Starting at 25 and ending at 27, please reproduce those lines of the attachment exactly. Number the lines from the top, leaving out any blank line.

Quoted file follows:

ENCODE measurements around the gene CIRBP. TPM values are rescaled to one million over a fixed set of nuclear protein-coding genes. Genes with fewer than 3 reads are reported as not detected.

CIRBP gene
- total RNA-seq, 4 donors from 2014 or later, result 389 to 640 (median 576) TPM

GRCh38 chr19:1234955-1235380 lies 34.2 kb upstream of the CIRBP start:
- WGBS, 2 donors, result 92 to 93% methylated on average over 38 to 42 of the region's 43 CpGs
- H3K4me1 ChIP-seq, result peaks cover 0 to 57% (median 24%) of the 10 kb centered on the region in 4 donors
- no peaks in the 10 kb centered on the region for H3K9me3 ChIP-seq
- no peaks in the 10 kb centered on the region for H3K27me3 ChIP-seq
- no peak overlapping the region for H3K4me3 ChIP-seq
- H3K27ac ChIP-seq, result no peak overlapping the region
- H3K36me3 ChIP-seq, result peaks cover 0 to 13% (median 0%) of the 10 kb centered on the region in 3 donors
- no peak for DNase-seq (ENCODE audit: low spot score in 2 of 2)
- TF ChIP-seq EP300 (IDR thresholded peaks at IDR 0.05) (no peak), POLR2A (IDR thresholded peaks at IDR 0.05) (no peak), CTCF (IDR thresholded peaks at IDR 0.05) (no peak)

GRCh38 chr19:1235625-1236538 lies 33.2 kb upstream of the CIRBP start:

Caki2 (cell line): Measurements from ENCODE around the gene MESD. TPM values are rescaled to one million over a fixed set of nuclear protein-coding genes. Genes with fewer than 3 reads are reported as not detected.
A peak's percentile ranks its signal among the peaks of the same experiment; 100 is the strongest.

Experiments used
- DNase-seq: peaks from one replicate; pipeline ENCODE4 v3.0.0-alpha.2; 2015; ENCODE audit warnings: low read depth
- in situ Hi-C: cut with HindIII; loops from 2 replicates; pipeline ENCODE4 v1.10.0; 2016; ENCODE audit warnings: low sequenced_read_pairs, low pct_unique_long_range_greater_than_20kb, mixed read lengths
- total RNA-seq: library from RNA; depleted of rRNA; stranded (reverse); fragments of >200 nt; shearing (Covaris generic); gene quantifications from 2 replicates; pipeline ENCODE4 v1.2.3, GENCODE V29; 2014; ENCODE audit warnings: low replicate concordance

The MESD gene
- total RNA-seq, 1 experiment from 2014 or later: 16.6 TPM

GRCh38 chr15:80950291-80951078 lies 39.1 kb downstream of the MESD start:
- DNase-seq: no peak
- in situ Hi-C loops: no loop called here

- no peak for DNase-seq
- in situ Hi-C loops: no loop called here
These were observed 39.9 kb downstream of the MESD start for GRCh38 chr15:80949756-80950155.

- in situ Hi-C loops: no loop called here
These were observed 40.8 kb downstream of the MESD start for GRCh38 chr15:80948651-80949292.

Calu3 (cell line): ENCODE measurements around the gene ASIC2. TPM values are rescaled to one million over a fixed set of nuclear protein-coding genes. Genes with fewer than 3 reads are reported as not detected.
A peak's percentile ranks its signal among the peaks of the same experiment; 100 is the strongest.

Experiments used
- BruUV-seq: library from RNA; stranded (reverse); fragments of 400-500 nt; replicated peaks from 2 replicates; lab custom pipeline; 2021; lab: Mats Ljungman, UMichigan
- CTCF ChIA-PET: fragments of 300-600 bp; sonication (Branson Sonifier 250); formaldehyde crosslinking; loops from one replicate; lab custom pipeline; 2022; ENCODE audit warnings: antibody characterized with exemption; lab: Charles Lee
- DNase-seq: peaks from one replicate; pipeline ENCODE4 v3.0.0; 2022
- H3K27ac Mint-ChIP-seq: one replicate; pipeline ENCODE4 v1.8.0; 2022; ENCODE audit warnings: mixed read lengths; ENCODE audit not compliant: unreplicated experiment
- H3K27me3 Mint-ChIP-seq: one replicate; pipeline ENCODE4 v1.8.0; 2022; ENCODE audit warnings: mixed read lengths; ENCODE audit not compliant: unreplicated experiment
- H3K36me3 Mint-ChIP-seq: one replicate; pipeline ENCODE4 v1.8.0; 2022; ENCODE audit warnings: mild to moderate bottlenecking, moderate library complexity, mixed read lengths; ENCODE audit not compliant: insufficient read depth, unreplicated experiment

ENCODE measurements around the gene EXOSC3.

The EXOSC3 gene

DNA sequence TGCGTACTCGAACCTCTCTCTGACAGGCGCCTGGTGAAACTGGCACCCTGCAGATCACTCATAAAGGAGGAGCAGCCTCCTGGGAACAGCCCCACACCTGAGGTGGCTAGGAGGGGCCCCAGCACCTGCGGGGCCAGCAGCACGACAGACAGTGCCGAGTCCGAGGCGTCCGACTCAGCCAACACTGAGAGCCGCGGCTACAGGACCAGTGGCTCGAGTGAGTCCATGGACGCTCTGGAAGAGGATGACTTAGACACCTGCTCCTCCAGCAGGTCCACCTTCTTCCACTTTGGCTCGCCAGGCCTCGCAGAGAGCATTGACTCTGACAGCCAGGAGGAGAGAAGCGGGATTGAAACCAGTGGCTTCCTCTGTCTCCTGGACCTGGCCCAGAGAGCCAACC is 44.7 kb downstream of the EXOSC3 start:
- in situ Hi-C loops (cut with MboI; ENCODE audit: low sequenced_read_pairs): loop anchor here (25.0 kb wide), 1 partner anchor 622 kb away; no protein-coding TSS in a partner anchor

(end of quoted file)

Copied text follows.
- in situ Hi-C loops: no loop called here

- no peak for DNase-seq
- in situ Hi-C loops: no loop called here